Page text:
Las Vegas is a place where people come to reinvent themselves and that is true for the characters in this novel.  There is Sunil, a psychologist who studies psychopaths whose work is desired by the military and who came here from South Africa where he worked in a camp known for torture and death.  There are Water and Fire, conjoined twins who are part of the Downwind Coalition, a group of those who lived close to the nuclear tests of the 1950's and 1960's and whose lives were affected by that.  Asia is a prostitute who Sunil loves but who won't commit to him.   Salazar is a police detective who is about to retire but won't stop until he solves the crimes of a serial killer who periodically does a body dump of multiple victims.  Eskia was a former friend and colleague of Sunil in South Africa but that ended when they both fell in love with the same woman.  Now he has come to the United States with one objective; to kill the man who betrayed his country and his love.

Together they interact in an attempt to achieve conflicting aims.  But one thing is the same for each of them.  They are all searching for redemption and a sense that their existence is worthwhile.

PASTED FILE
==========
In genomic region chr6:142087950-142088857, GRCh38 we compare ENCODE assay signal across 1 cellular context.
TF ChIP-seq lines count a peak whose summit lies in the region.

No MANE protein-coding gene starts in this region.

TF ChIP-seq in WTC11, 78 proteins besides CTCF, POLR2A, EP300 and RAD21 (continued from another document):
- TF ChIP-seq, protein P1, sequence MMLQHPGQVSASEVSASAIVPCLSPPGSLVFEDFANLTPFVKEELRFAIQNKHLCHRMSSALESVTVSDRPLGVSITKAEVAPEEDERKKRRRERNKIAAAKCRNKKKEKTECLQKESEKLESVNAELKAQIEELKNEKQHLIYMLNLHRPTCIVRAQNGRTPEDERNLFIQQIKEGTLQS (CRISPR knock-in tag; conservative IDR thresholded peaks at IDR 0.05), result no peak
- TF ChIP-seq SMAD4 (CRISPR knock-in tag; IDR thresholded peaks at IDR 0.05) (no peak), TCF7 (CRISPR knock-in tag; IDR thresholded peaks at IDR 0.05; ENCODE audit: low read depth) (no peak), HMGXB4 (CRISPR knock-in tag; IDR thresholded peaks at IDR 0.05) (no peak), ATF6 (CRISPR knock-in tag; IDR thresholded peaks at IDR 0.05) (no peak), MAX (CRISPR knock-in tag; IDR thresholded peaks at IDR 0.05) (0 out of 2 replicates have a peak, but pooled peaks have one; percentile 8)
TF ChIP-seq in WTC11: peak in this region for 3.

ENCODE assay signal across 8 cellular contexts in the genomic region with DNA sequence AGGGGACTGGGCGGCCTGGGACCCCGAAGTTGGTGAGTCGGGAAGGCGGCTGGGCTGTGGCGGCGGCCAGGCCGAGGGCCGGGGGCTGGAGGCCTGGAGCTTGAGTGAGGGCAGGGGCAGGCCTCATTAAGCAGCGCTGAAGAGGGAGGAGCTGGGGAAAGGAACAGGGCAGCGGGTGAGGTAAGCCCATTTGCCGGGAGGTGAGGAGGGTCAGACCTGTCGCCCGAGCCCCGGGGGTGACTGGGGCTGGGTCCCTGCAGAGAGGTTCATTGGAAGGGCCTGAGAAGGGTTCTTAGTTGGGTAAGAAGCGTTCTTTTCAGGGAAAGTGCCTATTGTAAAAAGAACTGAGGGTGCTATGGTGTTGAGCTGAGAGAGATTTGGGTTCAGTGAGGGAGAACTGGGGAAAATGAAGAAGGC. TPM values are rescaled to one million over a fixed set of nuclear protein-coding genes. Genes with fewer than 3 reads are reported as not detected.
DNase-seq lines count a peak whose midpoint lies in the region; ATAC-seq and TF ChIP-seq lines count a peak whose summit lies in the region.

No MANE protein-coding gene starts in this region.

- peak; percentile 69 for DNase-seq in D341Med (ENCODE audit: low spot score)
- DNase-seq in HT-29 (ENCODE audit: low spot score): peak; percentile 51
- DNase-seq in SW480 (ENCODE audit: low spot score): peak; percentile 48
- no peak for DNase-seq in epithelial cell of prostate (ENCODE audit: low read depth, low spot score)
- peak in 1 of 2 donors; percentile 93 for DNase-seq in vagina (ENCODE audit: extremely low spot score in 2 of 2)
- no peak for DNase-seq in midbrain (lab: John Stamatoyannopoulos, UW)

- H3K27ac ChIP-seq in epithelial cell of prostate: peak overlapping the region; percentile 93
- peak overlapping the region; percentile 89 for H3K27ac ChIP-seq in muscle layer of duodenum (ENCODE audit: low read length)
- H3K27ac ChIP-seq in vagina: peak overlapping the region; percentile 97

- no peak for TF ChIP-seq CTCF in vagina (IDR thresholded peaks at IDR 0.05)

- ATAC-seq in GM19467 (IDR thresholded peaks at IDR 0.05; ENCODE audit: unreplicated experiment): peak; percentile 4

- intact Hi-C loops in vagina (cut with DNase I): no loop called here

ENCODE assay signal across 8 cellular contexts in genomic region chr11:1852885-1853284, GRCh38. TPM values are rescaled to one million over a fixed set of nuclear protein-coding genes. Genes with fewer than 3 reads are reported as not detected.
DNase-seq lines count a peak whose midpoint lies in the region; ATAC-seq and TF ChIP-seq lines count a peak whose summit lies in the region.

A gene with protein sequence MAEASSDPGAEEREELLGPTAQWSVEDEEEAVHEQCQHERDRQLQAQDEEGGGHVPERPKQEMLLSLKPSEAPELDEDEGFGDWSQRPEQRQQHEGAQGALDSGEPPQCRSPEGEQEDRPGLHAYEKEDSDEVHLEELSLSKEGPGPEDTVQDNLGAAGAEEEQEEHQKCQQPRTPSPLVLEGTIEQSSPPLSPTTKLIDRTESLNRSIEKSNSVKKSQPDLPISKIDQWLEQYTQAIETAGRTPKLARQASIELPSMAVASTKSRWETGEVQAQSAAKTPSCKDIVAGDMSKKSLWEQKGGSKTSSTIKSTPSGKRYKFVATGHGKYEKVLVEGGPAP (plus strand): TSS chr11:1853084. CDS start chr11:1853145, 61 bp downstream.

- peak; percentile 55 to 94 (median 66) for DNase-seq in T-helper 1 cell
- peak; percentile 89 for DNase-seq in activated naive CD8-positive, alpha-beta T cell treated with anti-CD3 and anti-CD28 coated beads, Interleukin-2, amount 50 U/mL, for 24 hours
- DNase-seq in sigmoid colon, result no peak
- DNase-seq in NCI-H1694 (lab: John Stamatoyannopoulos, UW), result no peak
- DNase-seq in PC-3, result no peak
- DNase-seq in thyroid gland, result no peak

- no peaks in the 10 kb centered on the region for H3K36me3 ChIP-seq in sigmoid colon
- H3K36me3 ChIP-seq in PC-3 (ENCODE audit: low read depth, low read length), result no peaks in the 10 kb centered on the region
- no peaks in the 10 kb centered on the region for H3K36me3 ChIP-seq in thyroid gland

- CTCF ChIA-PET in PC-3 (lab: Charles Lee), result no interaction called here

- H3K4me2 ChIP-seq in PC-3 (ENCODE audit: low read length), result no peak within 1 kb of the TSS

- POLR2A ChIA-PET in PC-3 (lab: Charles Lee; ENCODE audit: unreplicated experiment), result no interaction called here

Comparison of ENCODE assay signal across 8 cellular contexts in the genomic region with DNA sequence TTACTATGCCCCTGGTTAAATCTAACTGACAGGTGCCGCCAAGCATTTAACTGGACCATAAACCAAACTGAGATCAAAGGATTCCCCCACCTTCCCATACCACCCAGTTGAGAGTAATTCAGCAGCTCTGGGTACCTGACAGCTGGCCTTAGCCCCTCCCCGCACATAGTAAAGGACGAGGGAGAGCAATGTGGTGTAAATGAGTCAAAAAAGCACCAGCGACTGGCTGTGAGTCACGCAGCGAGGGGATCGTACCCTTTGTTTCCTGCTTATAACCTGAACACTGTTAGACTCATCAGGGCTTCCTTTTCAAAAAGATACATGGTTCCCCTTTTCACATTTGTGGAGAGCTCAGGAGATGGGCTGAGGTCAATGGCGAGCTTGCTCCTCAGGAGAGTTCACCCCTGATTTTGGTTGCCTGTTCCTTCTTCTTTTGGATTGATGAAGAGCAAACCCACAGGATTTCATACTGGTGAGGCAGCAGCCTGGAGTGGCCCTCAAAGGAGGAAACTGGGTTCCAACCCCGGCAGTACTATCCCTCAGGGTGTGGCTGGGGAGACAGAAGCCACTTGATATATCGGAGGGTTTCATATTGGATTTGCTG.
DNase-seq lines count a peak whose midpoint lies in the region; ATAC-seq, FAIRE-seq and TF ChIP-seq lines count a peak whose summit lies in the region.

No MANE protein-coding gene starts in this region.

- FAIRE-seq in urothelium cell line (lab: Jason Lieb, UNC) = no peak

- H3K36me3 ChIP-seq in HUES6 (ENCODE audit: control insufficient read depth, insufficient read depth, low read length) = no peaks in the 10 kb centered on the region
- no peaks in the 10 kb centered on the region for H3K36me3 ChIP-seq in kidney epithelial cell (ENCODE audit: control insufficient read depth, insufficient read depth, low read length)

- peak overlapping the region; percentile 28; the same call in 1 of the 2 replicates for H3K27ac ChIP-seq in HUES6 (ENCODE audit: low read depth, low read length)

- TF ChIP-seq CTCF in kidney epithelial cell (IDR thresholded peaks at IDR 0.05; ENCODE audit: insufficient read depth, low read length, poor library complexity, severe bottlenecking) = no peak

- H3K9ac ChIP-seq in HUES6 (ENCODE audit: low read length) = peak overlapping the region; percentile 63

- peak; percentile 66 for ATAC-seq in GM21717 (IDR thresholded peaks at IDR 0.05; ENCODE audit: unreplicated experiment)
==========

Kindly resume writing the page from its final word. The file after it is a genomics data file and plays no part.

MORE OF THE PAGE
Chris Abani was born in Nigeria but came to the United States where he got his various degrees.  His first published works were poetry and that work can be sensed in the rhythms of this book.  This novel explores the themes of betrayal and redemption and the effect of government and corporate actions on the lives of those they will never meet and care little about.  It is called a mystery but there isn't as much of that as there is character development and actions that seek redemption.  This book is recommended for readers of literary fiction.